Security Council members get closer to compromise as U.S. pursues military buildup in Gulf region
The United States pursued a military buildup in the Gulf region as the United Nations edged towards agreement on a resolution on disarming Iraq.
The aircraft carrier USS Constellation is to leave its home base of San Diego, California on Saturday at the head of a six ship carrier group, US Navy spokesman Ensign Mike Morley said, according to AFP.
The departure of the Constellation -- with its 75 planes and 5,500 sailors, marines and pilots -- on a six-month mission was brought forward from early 2003.
The USS Abraham Lincoln carrier group is already in the Gulf and Morley said "there will a period where both of them are deployed simultaneously". Another US carrier group is in the Mediterranean.
The US Navy also said Friday that it is looking for commercial shipping to take ammunition and vehicles to the Gulf, the Red Sea and the Arabian Sea amid a repositioning of US forces. The navy has awarded a stream of contracts to take armour, ammunition and other military equipment to the region ahead of any military intervention in Iraq.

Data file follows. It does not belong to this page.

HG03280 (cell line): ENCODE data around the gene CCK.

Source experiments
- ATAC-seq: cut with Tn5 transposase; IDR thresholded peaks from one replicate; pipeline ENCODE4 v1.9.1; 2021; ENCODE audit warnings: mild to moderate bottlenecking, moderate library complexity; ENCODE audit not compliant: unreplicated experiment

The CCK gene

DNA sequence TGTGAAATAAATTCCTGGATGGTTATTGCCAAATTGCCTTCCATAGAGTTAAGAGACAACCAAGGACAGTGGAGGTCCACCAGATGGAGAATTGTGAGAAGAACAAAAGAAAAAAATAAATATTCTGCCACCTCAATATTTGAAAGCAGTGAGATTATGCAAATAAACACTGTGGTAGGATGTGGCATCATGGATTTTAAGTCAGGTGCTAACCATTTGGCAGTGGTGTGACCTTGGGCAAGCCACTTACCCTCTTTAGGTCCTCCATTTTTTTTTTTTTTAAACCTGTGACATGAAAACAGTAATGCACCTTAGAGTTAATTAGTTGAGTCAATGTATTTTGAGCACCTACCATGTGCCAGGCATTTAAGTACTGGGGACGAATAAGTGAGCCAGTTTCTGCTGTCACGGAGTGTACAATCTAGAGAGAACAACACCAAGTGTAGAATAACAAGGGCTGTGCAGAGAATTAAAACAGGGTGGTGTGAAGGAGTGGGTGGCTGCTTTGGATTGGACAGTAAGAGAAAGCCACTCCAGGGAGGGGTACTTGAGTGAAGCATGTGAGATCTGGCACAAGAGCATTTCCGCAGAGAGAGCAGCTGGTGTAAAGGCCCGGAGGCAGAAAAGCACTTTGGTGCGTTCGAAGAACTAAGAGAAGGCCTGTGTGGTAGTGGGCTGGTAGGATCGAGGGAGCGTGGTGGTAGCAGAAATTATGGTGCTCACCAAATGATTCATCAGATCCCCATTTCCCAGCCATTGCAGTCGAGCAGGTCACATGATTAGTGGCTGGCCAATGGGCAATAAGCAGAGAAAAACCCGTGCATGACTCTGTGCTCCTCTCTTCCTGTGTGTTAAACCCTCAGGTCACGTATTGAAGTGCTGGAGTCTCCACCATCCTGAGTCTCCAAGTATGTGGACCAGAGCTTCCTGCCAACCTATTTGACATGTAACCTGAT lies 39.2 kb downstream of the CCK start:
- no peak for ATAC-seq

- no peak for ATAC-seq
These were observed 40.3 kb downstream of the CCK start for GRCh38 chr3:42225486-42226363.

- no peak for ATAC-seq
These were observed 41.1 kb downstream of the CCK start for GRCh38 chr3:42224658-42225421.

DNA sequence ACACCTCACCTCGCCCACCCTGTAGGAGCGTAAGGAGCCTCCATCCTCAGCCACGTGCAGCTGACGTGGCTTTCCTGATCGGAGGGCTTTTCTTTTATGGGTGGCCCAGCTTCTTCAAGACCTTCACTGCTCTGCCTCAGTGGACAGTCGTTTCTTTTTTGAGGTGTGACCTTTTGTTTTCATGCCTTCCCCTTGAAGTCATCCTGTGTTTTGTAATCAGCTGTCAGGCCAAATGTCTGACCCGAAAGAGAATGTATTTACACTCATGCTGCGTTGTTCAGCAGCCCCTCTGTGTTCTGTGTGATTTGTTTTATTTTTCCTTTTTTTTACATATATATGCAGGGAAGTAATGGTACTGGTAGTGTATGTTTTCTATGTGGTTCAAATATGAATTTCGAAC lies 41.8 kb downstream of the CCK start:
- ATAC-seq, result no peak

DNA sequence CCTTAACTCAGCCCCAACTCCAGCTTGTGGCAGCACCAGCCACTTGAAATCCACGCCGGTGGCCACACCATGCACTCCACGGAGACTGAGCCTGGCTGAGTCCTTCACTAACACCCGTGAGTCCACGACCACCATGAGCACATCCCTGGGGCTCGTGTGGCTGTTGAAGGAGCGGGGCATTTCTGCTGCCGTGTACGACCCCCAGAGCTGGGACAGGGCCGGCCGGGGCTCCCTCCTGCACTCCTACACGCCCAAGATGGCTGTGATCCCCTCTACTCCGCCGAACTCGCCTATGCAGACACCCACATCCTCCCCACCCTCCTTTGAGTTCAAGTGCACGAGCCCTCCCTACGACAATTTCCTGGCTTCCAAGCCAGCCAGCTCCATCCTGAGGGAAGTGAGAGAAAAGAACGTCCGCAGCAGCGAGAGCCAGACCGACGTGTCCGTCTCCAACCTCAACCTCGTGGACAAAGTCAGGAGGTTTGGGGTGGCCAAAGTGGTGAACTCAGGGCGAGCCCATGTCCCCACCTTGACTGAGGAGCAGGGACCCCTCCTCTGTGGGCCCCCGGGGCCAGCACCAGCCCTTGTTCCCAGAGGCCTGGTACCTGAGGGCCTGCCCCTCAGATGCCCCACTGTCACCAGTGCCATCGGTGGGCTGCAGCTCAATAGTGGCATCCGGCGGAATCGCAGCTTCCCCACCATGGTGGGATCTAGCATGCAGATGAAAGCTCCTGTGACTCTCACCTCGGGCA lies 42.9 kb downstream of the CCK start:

US Defense Department officials said they expected the contracts to be completed in time for delivery of the equipment in late November or early December.
On the diplomatic front, Security Council members expect the United States to circulate a revised resolution on Iraq early next week, and Russia said Friday the positions of the five veto-wielding members are now significantly closer. But Moscow continued to oppose language that would allow the United States to attack Iraq on its own, and made clear that "considerable differences" remain on key issues.
On his part, U.N. chief weapons inspector Hans Blix briefed the 10 elected Security Council members on his plans for inspections and talks with U.S. President George W. Bush in Washington on Thursday about the U.S. proposal.
Later, Blix met Iraqi Ambassador Mohammed Al-Douri. The Iraqi envoy said he requested the meeting to hear first-hand about Blix's talks with Bush and other top U.S. officials. "He told me the most important thing is the United States chose the path of the United Nations to resolve the problem," Al-Douri said, but he expressed skepticism about Bush's real motive because the president is committed to topple Iraqi President Saddam Hussein.
"I still think the United Nations will be used as a tool for America to implement their political program against my country," he told The Associated Press. "I hope that what they said is the truth, that the United Nations is the best way ... (but) we cannot trust them." (Albawaba.com)
© 2002 Al Bawaba (www.albawaba.com)
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